According to Table 2, financial success was significantly and positively associated with suicidal ideation in the most recent year after adjusting for Model 1 and Model 2. However, there were no significant associations after adjusting for Model 3. As for Table 3, financial success was significantly and positively associated with suicidal planning over a lifetime after adjusting for Model 1 and Model 2. However, there were no significant associations after adjusting for Model 3. Financial success was also significantly and positively associated with suicidal planning in the most recent year after adjusting for Model 1. However, the significance disappeared after adjusting for Model 2. In Table 4, there were no significant associations between personal values in adolescence and suicide attempt over a lifetime and in the most recent year.

According to Table 2, graduating from school was significantly and negatively associated with suicidal ideation over a lifetime after adjusting for Model 1 and Model 2. Its significance disappeared after adjusting for Model 3. As for Table 3, graduating from school was significantly and negatively associated with suicidal ideation in the most recent year after adjusting for Model 1 and Model 2. Its significance disappeared after adjusting for Model 3. In Table 4, graduating from school was significantly and negatively associated with suicide attempt in the most recent year after adjusting for Model 1 and Model 2. Its significance disappeared after adjusting for Model 3.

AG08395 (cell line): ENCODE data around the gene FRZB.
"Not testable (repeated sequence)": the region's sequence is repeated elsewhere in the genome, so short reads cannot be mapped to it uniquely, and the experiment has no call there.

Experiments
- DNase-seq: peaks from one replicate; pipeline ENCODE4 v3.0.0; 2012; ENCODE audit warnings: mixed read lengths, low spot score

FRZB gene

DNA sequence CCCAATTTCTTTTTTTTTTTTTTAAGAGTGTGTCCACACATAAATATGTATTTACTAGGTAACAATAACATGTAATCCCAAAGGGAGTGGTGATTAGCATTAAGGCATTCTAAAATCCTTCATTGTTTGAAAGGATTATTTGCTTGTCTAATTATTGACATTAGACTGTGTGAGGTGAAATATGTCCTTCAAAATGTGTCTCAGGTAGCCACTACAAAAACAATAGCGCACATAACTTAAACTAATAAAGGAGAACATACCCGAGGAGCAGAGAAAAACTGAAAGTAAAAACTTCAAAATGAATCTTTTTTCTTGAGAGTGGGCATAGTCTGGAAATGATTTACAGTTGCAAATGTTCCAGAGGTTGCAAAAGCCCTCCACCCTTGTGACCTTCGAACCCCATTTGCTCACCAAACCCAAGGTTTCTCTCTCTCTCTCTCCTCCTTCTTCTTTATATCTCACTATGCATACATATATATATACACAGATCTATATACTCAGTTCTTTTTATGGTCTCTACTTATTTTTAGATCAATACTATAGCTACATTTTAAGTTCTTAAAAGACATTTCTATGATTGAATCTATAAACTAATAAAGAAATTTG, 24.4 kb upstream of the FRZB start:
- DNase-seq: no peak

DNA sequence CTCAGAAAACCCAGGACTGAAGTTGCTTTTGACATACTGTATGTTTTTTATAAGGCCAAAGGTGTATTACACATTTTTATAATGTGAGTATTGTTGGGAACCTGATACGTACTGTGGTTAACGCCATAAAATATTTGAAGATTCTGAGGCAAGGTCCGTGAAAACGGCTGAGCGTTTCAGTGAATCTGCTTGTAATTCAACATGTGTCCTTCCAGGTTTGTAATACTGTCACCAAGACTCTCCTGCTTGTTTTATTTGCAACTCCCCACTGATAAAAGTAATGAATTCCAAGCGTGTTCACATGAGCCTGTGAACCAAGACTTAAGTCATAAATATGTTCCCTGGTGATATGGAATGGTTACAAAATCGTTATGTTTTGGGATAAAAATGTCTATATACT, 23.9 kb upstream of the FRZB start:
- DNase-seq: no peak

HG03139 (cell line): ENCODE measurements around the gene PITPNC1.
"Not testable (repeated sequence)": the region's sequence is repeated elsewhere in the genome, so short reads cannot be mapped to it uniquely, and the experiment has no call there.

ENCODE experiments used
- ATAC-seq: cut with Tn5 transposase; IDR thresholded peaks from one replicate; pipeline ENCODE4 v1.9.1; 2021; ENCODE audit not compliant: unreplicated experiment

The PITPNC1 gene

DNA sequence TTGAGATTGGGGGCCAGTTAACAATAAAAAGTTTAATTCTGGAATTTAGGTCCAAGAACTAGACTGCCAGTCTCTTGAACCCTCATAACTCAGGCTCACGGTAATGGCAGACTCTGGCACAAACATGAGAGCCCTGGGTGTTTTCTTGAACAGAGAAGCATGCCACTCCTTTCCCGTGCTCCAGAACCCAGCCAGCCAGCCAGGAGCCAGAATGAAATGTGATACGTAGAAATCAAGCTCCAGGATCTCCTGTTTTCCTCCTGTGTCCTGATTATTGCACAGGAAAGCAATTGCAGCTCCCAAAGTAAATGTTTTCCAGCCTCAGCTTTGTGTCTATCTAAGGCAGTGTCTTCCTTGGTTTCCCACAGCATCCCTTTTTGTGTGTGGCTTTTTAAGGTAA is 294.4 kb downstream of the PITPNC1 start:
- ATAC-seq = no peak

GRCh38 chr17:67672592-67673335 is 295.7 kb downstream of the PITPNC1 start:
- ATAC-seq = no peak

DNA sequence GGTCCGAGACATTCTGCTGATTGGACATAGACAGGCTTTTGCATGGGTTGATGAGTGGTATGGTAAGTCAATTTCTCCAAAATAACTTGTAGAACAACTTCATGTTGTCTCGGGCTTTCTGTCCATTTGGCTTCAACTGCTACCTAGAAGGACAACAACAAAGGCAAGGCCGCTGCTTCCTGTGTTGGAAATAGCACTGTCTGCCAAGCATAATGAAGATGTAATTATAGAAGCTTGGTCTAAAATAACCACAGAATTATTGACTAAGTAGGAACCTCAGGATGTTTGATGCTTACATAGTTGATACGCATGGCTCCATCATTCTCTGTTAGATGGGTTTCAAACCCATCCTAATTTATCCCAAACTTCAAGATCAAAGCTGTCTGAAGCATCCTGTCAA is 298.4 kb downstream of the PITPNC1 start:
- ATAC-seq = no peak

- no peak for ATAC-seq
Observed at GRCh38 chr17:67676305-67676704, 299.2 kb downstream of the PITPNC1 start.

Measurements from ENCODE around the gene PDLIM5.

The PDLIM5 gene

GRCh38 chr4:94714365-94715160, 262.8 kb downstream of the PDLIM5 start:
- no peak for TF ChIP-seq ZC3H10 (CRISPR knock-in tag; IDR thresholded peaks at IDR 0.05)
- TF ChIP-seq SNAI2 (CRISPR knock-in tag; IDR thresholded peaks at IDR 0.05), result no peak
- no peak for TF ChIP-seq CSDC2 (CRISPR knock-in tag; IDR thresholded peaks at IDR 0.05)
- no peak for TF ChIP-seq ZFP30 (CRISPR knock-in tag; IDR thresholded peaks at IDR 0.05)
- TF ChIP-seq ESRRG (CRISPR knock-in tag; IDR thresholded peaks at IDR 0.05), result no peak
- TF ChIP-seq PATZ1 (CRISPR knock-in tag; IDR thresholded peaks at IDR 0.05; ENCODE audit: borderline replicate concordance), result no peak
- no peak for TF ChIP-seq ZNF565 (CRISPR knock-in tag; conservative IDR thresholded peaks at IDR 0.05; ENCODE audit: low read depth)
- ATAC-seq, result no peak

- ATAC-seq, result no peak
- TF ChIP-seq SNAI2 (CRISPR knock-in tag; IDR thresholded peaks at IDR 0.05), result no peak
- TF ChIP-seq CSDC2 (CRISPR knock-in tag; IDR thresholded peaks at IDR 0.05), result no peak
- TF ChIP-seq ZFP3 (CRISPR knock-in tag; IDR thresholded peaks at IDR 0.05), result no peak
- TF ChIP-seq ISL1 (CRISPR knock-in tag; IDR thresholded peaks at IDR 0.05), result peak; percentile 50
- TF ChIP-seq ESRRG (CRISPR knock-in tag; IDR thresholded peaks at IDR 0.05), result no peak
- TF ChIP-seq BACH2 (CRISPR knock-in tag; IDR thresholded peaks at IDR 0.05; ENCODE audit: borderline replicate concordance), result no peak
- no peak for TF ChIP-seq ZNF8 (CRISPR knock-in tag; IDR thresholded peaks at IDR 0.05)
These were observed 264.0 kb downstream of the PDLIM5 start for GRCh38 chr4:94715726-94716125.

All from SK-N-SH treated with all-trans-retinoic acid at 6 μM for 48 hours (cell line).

Commitment to values was significantly and negatively associated with suicidal ideation in the most recent year after adjusting for socio-demographic variables. However, there were no significant associations with other suicidal outcomes.

Discussion

To our knowledge, this is the first study to describe the association between personal values in adolescence and suicidality over a lifetime and in adulthood. Of the various priorities of values, cherishing family and friends was significantly and negatively associated with suicidal ideation over a lifetime and in the most recent year, and suicidal planning over a lifetime, even after the adjustment. Commitment to values was also significantly and negatively associated with suicidal ideation in the most recent year. The findings suggest that there is an association between personal value types and commitment and suicidal ideation, although the causality or direction of the association, if any, is still unknown.